1. Read an introduction to the campus libraries for undergraduates.
2. Set up your computer for off campus access to library databases.
4. Each library has its own hours and they may change on holidays and between semesters - click on the calendar for each library to view a month at a time.
5. Information about citing your sources and links to guides for frequently used citation styles here.
Before you can access Library resources from off campus make sure you have configured your computer with proxy server settings.
After you make a one-time change in your web browser settings, the proxy server will ask you to log in with a CalNet ID or Library PIN when you click on the link to a licensed resource.
"It's all free on the Internet, right? Why should I go through the library's website to find sources for my paper?"
The Web is a great source for free, publicly available information. However, the Library pays for thousands of electronic books, journals, and other information resources that are available only to the campus community. Through the Library website, you can access hundreds of different licensed databases containing journal articles, electronic books, maps, images, government and legal information, current and historical newspapers, digitized primary sources, and more.
You access these resources through the Internet, using a browser like Firefox, Chrome or Internet Explorer -- but these databases are not part of the free, public Web. Resources like Lexis-Nexis, Web of Science, Academic Search Complete, and ARTstor are "invisible" to Google. You will not see results from most library databases in the results of a Google search.
All libraries on campus are equipped with "bookscan stations," which allow you to:
Scanning to a USB drive is free. Moffitt Copy Center sells flash drives.
Scanning documents to print is 8 cents a page (color printing: 60 cents a page).
In order to send documents to the printer from any of the public computers in the libraries, you must have the following:
Have more questions? There's more info here.
Use OskiCat to locate materials related to your topic, including books, government publications, and audio and video recordings, in the libraries of UC Berkeley. OskiCat will show you the location and availability of the items that we own.
Use Melvyl to locate materials related to your topic located at other campuses in the UC system, or worldwide. You can use the Request button to request an item from another library, if we don't own it.
Melvyl has changed as of January 2012, and now includes many more articles. Detailed Melvyl help
ebrary is our largest collection of full text ebooks, with nearly 50,000 titles on a wide range of subjects. Find them in the UCB catalog, OskiCat (keyword: ebrary or limit to "Available Online"), or search the ebrary site directly:
Google Books contains millions of scanned books, from libraries and publishers worldwide. You can search the entire text of the books, view previews or "snippets" from books that are still in copyright, and read the full text of out-of-copyright (pre-1923) books. Want to read the entire text of an in-copyright book? Use Google Books' Find in a Library link to locate the book in a UC Berkeley library, or search OskiCat to see if UC Berkeley owns the book.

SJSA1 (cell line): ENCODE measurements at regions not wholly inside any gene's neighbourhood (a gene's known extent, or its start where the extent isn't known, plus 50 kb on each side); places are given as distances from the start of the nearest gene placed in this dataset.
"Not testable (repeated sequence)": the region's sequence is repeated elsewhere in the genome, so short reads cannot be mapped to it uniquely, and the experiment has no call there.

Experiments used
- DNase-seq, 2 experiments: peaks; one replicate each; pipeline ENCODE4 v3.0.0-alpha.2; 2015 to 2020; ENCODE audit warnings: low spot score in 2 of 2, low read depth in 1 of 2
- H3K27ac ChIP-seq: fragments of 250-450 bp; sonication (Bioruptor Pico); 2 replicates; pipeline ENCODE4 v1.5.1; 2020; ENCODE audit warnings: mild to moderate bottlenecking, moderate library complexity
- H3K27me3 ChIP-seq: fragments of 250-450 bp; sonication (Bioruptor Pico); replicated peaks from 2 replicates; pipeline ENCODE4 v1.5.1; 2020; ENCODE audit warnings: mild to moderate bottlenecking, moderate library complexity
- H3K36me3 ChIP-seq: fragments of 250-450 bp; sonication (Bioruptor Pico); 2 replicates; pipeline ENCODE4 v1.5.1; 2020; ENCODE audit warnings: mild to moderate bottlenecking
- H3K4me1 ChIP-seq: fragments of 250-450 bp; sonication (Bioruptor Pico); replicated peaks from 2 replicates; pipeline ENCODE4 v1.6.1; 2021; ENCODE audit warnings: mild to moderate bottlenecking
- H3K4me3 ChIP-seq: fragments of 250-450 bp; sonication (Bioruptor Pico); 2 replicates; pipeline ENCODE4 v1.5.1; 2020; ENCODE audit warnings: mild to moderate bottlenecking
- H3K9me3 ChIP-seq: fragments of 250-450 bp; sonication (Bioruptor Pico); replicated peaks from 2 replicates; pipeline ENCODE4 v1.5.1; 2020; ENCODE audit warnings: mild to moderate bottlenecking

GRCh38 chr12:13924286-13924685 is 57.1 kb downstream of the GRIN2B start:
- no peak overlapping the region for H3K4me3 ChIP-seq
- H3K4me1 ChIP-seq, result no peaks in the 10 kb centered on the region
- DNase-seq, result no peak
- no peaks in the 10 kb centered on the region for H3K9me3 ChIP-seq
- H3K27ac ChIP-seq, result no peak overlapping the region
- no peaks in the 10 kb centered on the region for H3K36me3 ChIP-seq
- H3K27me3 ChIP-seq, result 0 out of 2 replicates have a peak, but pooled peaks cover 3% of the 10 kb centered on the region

Why use Google Books?
Library catalogs (like OskiCat) don't search inside books; using a library catalog, you can search only information about the book (title, author, Library of Congress subject headings, etc.). Google Books will let you search inside books, which can be very useful for hard-to-find information. Try it now:
The UC Berkeley libraries do collect exhibition catalogs (sometimes spelled "catalogues" in the UK, Australia, and Canada) but they can be a little tricky to find. The best way is usually to search OskiCat or Melvyl with the name of the artist, and the word exhibitions (not exhibition). It's usually OK to leave out the term "catalog" or "catalogue," since it's not always spelled the same way.
If you're looking for exhibitions featuring art from a specific place or time, try searches like this:
Note: Because of the way the items in OskiCat are described using the Library of Congress classification system, the search terms china art will usually get you more results than chinese art!
You can also use 20th century or 21st century (not "twentieth century" or "twenty-first century") as a search term: art china 21st century exhibitions. In addition, the database Art Full Text also contains digitized exhibition catalogs. (If you're off-campus, you'll need to set up off-campus access to use this tool).
Many article databases contain information about articles (citations or abstracts), not the entire text of the article. Once you've used an article database to find articles on your topic, you may need to use in order to locate and read the full text of the article. The UC-eLinks button appears in nearly all the databases available from the UCB Library website.
UC-eLinks will link you to the online full text of an article if UCB has paid for online access; otherwise, UC-eLinks will help you locate a print copy on the shelf in the library. If UCB doesn't own the article in print or online format, UC-eLinks can also help you order a copy from another library.